Today marks the 150th anniversary of the Gettysburg Address, President Abraham Lincoln’s 1863 speech memorializing the soldiers who were wounded, killed or missing from the battle of the same name which had happened there only five months before. There were 51,000 casualties, Union and Confederate alike. It had been the bloodiest battle of the Civil War.
At Gettysburg National Military Park in Pennsylvania today, they’re hosting a full schedule of dedication day events, including a parade, night time luminaries, a wreath laying in the cemetery, a graveside salute to the U.S. Colored Troops, re-enactors and speakers like Secretary of the Interior Sally Jewell and Pulitzer Prize-winning historian James McPherson. Taps will be played.
LIncoln wasn’t even the keynote speaker that day. It was Edward Everett, former Secretary of State and governor of Massachusetts. He talked for two hours. Lincoln’s speech–both ridiculed and praised in the country’s newspapers, much like modern presidents’ are now–was only two minutes long.
I am in awe of the Gettysburg Address. Have been since I first read it as an elementary schooler, then years later as a newlywed, standing before that huge wall of marble, the whole memorial oddly silent. Often praised mainly for its brevity, the speech is one of the most powerful I’ve ever read. There are several drafts of the speech, three of which Lincoln gave to his secretaries, and to Edward Everett. Here’s the copy as it’s shown on the Lincoln Memorial in D.C.:
FOUR SCORE AND SEVEN YEARS AGO OUR FATHERS BROUGHT FORTH ON THIS CONTINENT A NEW NATION CONCEIVED IN LIBERTY AND DEDICATED TO THE PROPOSITION THAT ALL MEN ARE CREATED EQUAL •
NOW WE ARE ENGAGED IN A GREAT CIVIL WAR TESTING WHETHER THAT NATION OR ANY NATION SO CONCEIVED AND SO DEDICATED CAN LONG ENDURE • WE ARE MET ON A GREAT BATTLEFIELD OF THAT WAR • WE HAVE COME TO DEDICATE A PORTION OF THAT FIELD AS A FINAL RESTING PLACE FOR THOSE WHO HERE GAVE THEIR LIVES THAT THAT NATION MIGHT LIVE • IT IS ALTOGETHER FITTING AND PROPER THAT WE SHOULD DO THIS • BUT IN A LARGER SENSE WE CAN NOT DEDICATE~WE CAN NOT CONSECRATE~WE CAN NOT HALLOW~THIS GROUND • THE BRAVE MEN LIVING AND DEAD WHO STRUGGLED HERE HAVE CONSECRATED IT FAR ABOVE OUR POOR POWER TO ADD OR DETRACT • THE WORLD WILL LITTLE NOTE NOR LONG REMEMBER WHAT WE SAY HERE BUT IT CAN NEVER FORGET WHAT THEY DID HERE • IT IS FOR US THE LIVING RATHER TO BE DEDICATED HERE TO THE UNFINISHED WORK WHICH THEY WHO FOUGHT HERE HAVE THUS FAR SO NOBLY ADVANCED • IT IS RATHER FOR US TO BE HERE DEDICATED TO THE GREAT TASK REMAINING BEFORE US~THAT FROM THESE HONORED DEAD WE TAKE INCREASED DEVOTION TO THAT CAUSE FOR WHICH THEY GAVE THE LAST FULL MEASURE OF DEVOTION~THAT WE HERE HIGHLY RESOLVE THAT THESE DEAD SHALL NOT HAVE DIED IN VAIN~THAT THIS NATION UNDER GOD SHALL HAVE A NEW BIRTH OF FREEDOM~AND THAT GOVERNMENT OF THE PEOPLE BY THE PEOPLE FOR THE PEOPLE SHALL NOT PERISH FROM THE EARTH •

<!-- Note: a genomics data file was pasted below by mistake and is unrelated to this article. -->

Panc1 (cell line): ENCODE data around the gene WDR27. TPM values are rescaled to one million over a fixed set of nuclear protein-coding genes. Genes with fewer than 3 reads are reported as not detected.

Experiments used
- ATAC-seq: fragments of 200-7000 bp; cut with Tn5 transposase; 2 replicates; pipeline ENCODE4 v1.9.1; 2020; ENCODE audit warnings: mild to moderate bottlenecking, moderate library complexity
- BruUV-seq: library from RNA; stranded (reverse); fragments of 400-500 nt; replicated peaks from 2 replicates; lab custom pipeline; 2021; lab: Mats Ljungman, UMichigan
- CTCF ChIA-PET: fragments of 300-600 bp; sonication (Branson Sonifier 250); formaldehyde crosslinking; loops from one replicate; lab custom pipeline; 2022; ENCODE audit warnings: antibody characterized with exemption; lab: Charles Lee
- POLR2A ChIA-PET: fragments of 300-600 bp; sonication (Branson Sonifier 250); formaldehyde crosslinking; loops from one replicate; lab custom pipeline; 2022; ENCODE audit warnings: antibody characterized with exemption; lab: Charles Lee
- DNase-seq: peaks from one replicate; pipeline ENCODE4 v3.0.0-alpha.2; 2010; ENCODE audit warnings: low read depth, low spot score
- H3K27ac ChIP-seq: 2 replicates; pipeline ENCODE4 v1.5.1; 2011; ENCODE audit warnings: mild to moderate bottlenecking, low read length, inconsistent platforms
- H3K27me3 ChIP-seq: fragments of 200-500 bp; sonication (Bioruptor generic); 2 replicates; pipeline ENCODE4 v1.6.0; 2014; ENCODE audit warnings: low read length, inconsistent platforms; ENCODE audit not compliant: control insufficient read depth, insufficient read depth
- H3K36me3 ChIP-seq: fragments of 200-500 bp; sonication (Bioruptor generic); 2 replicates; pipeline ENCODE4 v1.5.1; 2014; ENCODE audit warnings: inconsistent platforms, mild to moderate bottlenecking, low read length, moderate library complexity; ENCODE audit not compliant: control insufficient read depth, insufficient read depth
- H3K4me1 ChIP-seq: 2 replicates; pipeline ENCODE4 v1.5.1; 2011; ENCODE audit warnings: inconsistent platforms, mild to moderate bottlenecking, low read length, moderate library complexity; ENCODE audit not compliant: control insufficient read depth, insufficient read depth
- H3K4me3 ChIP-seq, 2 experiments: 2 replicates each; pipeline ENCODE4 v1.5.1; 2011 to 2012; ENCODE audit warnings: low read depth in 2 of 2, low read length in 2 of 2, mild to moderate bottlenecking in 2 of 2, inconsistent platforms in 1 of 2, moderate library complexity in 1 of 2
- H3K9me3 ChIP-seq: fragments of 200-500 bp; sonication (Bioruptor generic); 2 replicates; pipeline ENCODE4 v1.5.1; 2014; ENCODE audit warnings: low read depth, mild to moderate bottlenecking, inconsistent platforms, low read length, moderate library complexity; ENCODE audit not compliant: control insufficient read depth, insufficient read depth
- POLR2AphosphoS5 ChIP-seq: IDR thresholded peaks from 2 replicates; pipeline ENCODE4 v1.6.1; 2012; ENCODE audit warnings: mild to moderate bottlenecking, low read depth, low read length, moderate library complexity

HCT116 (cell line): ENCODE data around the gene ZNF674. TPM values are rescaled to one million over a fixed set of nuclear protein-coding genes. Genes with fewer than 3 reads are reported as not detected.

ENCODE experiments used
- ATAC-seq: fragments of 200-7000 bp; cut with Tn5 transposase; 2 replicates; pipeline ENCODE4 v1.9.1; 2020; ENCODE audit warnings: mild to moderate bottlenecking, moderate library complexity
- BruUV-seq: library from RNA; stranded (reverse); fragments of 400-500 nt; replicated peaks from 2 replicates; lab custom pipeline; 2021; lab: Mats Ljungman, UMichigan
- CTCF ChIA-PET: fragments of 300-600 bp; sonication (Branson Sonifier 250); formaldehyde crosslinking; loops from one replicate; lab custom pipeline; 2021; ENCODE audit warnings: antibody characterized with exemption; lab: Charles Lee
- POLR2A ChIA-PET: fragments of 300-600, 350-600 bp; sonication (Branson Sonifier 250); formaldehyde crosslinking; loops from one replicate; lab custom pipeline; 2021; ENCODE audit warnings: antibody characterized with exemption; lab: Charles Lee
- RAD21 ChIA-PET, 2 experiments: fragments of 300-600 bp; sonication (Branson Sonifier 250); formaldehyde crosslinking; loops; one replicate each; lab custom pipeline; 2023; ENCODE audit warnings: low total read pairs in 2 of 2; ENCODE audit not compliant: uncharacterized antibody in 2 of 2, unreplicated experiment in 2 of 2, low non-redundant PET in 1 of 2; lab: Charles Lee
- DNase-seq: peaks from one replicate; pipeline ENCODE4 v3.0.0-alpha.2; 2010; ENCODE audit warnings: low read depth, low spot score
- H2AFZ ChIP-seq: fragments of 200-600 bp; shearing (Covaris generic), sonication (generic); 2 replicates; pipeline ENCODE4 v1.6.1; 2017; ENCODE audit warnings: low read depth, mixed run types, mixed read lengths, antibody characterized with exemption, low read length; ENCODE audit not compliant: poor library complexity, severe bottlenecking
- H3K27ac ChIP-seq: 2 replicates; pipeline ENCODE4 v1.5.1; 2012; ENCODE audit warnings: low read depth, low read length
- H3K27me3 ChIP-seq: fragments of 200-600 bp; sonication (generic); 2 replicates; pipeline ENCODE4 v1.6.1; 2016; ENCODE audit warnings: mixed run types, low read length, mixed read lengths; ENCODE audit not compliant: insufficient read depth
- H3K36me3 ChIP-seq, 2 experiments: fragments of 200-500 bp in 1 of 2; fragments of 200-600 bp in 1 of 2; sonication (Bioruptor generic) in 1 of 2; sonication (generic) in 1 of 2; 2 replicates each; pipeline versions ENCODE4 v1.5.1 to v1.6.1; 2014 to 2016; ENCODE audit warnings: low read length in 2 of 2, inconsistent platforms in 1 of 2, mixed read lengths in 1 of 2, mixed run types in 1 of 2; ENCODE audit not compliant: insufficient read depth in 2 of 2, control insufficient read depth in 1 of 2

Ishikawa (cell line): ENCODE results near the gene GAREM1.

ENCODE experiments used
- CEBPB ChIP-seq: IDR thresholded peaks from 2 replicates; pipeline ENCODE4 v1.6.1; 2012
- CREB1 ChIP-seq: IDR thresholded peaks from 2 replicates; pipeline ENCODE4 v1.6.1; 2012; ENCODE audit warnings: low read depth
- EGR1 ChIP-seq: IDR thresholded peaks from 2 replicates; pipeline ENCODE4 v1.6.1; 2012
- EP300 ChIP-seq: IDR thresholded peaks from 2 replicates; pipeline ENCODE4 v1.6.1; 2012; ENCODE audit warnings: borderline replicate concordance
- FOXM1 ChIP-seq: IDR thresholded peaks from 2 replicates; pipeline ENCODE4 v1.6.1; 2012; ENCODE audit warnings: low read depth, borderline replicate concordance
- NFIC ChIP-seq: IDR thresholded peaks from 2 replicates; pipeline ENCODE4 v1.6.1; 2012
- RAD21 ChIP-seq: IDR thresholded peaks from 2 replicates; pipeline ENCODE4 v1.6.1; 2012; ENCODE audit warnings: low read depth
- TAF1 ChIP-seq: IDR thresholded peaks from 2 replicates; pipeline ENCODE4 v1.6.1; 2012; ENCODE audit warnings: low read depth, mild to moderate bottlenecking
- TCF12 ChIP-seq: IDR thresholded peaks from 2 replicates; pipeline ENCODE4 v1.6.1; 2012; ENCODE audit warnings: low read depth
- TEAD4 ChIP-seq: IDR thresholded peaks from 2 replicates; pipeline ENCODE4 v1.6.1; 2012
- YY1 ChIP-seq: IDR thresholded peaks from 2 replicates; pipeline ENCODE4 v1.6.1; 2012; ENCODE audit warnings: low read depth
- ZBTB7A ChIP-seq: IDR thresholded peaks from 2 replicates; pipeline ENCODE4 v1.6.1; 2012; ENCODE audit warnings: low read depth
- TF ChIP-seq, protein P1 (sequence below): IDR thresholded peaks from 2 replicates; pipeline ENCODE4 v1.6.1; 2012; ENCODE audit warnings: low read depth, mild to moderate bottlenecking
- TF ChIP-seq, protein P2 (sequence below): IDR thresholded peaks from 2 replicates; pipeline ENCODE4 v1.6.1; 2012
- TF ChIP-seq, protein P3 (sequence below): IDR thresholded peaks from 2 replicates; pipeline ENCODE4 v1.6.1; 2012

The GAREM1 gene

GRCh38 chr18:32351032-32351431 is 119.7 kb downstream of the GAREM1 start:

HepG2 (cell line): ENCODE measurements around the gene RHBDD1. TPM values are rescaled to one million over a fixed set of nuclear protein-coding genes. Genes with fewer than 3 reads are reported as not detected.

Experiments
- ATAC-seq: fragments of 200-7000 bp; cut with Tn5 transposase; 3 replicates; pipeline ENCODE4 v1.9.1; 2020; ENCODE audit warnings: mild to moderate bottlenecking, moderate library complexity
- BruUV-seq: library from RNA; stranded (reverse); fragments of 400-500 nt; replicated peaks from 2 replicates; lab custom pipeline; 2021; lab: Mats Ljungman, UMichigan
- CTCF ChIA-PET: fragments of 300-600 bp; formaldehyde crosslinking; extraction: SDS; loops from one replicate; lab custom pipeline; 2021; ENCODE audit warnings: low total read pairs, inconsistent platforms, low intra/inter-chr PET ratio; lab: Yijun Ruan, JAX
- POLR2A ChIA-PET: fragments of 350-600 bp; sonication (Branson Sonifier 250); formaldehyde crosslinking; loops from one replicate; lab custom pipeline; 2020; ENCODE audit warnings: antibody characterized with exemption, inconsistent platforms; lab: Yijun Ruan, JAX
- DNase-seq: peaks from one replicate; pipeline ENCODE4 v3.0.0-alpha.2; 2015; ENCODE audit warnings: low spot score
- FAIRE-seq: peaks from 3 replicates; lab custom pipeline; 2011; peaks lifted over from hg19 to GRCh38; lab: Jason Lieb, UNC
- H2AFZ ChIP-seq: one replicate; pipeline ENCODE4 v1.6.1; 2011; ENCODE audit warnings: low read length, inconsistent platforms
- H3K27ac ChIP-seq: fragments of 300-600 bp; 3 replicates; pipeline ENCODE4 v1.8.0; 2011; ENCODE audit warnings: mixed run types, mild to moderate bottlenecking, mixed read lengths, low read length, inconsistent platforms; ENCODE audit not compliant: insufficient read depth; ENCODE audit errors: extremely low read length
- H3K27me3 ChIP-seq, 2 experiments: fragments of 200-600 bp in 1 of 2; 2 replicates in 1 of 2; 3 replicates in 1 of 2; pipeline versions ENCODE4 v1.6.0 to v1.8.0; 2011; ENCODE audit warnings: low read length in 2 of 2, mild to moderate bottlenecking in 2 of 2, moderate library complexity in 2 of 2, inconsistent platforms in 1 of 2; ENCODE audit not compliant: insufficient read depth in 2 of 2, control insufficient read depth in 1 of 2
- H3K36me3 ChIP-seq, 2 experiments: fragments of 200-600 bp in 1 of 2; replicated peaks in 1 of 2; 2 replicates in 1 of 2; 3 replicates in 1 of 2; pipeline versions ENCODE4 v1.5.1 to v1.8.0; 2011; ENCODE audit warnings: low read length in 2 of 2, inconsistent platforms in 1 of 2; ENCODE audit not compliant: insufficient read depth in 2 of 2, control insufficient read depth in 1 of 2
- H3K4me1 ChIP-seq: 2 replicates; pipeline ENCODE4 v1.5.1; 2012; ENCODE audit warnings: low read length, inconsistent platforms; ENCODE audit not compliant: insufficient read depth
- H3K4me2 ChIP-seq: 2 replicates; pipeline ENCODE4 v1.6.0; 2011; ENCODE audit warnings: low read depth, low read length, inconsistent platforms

Yes, its brevity is beautiful. Remarkable, even, especially for a time when to be a politician was to be a real orator, when most speeches would be considered incredibly long-winded in our current age of impatience. Lincoln’s delivery was considered all-business, matter-of-fact. He read the speech from the piece of paper upon which it’d been written.
I can’t imagine what it would’ve been like to have been him, standing there on hallowed–and it would be hallowed, whether Lincoln wanted it to be or not–ground. I can’t fathom being charged with preserving a Union literally been torn apart, burnt and sundered, wet with its citizens’ blood–let alone asked to honor the dead for the entire country. But he did more than honor the dead: he spoke of the “unfinished work” yet to be done. He didn’t plead with his audience and with the nation to preserve only what was. Instead, he spoke of a “new birth of freedom.”
I’m not immune to the frustrations of so many protesting our current government and its leaders. I do, however, grow inordinately frustrated–angry, really–when I hear comparisons of the current situation to moments and leaders like these, like the Civil War, Abraham Lincoln, of the Revolutionary War and the Sons of Liberty. It makes me want to throw a history book at the television set, wishing that it’d warp through the screen and bonk one of those protesters on the head. Hard.
They are not the same. And elevating frustration over tax laws or health care to these great movements, to our country’s greatest and most tragic endeavors, is a shameful thing.
That’s my soapbox stance for the day. What I’m taking from the anniversary of the Gettysburg Address today is this: I will honor those dead and those that followed, give thanks for their “last full measure of devotion.” And remember that there is, as Lincoln said, “unfinished work” still to be done.
Because I’m an American citizen. So that’s on me.